Saturday, May 9, 2009

To hell with easy access!

A continuing battle with regard to America's scenic wilderness is the conflict between access and preservation. Wilderness areas can be difficult to obtain access to for those of us who are unable or unwilling to hike over challenging terrain to see the beauty of these wilderness areas. The National Parks and other nominally protected areas are under constant pressure to provide easy (often motorized) access to people who apparently only wish to "check off" visitations to great natural wonders. I say "No!" to those people, even if I'm becoming one of those unable to reach pristine wilderness. It's the very difficulty of access that has preserved such places. Let it stay difficult!

My position is affected by the fact that I'm getting older and less capable of hiking to gain access to those beautiful locations I would have found relatively easy to get at a few years ago. I can't stop the advance of time and my declining capabilities. But I can say without hesitation that I would prefer that we conserve those areas of natural beauty in preference to providing easy access for everyone. I say let access be denied to those physically unable to reach these wilderness areas, in preference to providing motorized, simplified access. Preservation trumps access, as I see it! It's not absolutely necessary that I (or anyone else) be able to see these places - for me, it's preferable that I know they'll be preserved for future generations. Access inevitably turns into exploitation.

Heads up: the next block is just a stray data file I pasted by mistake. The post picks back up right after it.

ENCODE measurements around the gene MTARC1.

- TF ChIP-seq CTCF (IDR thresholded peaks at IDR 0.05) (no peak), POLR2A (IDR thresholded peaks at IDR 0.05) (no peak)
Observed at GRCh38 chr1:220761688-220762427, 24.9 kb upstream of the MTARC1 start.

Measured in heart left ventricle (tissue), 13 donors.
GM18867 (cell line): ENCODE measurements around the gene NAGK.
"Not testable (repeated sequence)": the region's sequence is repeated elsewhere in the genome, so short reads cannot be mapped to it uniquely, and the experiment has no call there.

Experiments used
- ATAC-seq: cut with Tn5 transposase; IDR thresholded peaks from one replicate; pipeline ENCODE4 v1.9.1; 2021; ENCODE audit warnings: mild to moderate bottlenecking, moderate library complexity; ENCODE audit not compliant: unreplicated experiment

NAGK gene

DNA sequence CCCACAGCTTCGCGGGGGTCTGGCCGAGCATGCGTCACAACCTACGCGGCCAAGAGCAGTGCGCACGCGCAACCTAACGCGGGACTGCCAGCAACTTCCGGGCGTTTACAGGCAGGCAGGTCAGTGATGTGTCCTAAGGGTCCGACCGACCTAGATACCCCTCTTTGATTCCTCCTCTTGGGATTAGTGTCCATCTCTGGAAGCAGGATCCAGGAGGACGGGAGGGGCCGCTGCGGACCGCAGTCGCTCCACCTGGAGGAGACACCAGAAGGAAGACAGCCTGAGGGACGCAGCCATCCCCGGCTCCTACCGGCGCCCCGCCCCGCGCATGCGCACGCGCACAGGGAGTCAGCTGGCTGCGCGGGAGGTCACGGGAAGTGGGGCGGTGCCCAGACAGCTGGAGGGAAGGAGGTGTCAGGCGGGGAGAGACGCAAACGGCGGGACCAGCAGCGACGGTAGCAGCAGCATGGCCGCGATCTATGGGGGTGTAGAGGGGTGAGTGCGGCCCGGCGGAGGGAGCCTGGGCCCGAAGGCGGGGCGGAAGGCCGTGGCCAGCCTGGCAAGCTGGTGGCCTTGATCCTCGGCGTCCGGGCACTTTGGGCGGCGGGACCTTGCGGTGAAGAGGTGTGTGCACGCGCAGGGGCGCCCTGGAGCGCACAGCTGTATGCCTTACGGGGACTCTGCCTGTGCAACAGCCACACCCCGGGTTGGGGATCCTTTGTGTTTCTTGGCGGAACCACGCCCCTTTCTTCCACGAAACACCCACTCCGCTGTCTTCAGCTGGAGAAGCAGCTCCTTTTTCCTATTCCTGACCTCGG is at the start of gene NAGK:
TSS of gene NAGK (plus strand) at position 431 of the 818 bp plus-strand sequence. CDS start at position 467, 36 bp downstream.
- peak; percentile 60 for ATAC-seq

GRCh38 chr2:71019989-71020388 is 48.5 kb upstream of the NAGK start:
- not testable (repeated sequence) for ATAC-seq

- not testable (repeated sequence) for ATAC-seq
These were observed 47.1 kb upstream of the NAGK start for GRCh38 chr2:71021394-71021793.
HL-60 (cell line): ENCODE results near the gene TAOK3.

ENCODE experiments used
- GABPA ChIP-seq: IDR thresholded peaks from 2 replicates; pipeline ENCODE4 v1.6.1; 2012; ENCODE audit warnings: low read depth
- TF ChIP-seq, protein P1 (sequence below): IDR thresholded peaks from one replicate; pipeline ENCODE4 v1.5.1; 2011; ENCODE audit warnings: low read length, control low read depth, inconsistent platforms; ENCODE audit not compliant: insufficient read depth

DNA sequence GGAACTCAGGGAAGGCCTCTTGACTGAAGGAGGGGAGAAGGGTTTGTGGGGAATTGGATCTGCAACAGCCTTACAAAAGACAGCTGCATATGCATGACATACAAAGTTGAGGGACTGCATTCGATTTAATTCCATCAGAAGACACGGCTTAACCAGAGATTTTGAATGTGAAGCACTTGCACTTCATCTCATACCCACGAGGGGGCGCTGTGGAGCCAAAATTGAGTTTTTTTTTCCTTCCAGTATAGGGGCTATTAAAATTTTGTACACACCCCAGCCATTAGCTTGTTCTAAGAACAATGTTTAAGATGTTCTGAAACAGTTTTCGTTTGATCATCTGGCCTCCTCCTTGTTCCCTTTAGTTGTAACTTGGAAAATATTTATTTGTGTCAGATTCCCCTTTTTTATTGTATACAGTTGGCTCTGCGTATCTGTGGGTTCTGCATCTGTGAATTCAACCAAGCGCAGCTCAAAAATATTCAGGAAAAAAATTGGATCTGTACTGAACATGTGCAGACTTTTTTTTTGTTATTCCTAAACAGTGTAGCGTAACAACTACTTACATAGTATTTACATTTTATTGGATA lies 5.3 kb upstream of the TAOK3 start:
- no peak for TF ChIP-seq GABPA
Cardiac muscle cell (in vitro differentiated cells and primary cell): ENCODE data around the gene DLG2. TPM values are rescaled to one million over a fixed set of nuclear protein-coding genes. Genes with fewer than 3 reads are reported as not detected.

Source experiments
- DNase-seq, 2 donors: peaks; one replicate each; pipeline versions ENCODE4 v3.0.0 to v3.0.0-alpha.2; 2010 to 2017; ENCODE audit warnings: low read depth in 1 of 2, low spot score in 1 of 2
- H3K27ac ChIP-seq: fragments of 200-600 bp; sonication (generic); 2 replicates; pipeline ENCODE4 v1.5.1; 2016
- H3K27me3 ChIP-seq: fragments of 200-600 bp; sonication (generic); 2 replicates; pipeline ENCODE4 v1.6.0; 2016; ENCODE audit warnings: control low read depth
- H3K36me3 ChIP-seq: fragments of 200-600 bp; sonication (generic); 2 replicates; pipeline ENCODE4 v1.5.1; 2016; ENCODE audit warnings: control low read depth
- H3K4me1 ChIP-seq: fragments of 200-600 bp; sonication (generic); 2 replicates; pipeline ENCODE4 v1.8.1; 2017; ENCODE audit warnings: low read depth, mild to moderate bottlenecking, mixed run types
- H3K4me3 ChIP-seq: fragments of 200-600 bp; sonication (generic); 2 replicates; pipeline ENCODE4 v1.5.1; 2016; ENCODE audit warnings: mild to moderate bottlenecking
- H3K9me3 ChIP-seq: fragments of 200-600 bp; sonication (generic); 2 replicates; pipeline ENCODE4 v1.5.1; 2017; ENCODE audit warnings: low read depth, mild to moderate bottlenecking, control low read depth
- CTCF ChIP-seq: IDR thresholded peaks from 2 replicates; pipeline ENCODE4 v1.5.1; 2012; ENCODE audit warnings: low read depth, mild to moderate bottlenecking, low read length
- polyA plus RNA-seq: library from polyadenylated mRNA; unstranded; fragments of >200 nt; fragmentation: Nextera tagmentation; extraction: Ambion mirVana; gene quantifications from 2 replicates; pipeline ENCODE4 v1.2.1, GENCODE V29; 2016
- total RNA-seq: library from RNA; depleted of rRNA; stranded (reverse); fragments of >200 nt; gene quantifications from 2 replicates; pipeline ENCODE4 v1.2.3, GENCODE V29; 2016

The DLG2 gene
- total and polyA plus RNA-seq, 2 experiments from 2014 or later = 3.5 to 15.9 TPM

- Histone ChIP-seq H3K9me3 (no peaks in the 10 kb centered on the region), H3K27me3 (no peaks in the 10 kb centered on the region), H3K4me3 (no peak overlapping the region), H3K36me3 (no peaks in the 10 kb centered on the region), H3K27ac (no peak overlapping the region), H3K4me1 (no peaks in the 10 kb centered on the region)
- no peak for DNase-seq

You can call me a tree-hugger or whatever. It's far less important to me that you have a chance to see something beautiful, thereby destroying its beauty, than for me to know that its wildness has been preserved. If you (and I) can't get there by some simple means, then everyone is better off! The natural beauty of these places should outlive me - I prefer that their natural wonders be there for future generations instead of turned into some sort of touristic checkoff.

If we can save some semblance of these wild places, then that trumps any "access" argument, in my view of things.

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